2020 Census campaign gets underway this week

KENNEWICK, Wash. — Millions of dollars in federal funds are available for local governments around the country, and residents can help bring that money to their community by filling out a short survey.

Local cities, including Kennewick, Richland and Pasco have acknowledged March 9-14 as Census Awareness Week, as the 2020 Census gets underway.

“It affects every family and every business in our community for the next decade,” said LoAnn Ayers, president & CEO of United Way of Benton & Franklin Counties.

Census Day is officially April 1, but on Thursday the Census survey will be available to take online. Invitations to take the survey will also start getting sent out to the majority of households around the country this week.

The government uses the Census to allocate more than $675 billion in federal funding to local and state governments. That money is used to fund school programs, healthcare programs and city infrastructure. A person not counted in 2020 is basically “lost” for the next ten years.

Wondering why the Census is so important? Check out the list below to see how the 2020 Census response rate affects…

Posted by Benton Franklin Census 2020 on Tuesday, March 3, 2020

“For every person that responds, the community will get $2,300 worth of federal funds every year for 10 years,” said Ayers. “You take less than 10 minutes and that’s worth $23,000 for your community, that’s amazing.”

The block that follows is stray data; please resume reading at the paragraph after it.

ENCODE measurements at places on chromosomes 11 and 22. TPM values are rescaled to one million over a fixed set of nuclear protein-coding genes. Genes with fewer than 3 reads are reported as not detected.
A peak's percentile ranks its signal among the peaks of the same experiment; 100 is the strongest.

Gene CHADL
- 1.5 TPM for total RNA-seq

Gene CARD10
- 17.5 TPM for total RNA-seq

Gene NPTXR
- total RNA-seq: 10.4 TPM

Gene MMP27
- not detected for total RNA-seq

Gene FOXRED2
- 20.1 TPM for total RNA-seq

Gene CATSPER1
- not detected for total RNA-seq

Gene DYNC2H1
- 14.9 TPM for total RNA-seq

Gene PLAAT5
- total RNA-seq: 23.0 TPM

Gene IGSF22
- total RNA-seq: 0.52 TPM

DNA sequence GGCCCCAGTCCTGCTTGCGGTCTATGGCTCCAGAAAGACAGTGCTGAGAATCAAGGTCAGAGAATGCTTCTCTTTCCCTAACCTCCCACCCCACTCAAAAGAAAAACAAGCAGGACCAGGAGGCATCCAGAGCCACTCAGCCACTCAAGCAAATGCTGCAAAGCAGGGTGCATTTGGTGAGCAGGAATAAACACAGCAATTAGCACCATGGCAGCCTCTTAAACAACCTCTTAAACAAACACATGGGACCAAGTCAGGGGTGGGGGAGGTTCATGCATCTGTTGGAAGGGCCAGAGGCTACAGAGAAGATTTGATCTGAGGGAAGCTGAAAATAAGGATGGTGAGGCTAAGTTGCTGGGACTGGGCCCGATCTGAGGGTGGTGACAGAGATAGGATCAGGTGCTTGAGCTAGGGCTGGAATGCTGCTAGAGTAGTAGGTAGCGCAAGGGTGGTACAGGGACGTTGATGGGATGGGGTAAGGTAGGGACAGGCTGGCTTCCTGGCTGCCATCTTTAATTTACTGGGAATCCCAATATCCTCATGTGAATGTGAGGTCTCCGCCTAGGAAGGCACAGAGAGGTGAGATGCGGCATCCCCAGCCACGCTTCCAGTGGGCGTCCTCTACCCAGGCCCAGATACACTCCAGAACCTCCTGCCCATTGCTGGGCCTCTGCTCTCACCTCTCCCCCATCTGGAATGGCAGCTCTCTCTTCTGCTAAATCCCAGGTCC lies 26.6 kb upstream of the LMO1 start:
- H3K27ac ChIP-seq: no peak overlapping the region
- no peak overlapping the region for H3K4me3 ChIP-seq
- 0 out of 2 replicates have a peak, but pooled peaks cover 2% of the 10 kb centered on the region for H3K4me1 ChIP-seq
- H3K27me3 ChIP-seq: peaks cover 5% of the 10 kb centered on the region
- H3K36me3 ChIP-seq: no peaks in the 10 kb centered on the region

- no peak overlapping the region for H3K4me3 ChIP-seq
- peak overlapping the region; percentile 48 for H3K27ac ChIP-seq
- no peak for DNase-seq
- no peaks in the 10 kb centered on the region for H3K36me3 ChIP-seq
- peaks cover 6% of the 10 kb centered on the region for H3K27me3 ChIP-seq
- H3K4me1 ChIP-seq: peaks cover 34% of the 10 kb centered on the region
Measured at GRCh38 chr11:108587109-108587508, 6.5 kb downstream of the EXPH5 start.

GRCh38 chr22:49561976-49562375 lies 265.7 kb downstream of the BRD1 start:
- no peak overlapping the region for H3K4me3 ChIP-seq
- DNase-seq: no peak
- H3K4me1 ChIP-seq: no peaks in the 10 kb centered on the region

Additionally, district lines for state legislative seats are based on data collected through the Census, which could result in more or less congressional representation for communities.

During the last Census, around 30 percent of residents in Franklin County and Benton County didn’t respond.

“That means for the last decade we’ve been getting less than our fair share of federal money,” said Ayers. “We’ve been paying it in like good taxpayers but not getting our fair share back.”

All households receiving an invitation in the mail will receive a second letter in the mail shortly after reminding them to respond. In areas where 20 percent or more of the households are Spanish-speakers, the invitations will be in both English and Spanish. For those responding online, the survey will be available in 13 languages.

At a certain point, households that still haven’t responded will receive a series of additional reminders. In April, Census takers will follow up with households by knocking on doors.

Ayers said it is important to keep an eye out for scams. People have already been carrying out scams over the phone, online and even going door-to-door. For online responses, it’s important to make sure the website ends in dot-gov as opposed to dot-com. If a Census worker knocks on your door, they should have identification that looks similar to a driver’s license and an ID number that you can look up online.

Those who are worried about privacy don’t need to be concerned about sharing information. The Census Bureau is prohibited to share information with agencies like the IRS and law enforcement, and Census takers could face up to 5 years in jail if they leak any information they have gathered.

For more information on the 2020 Census, click here.

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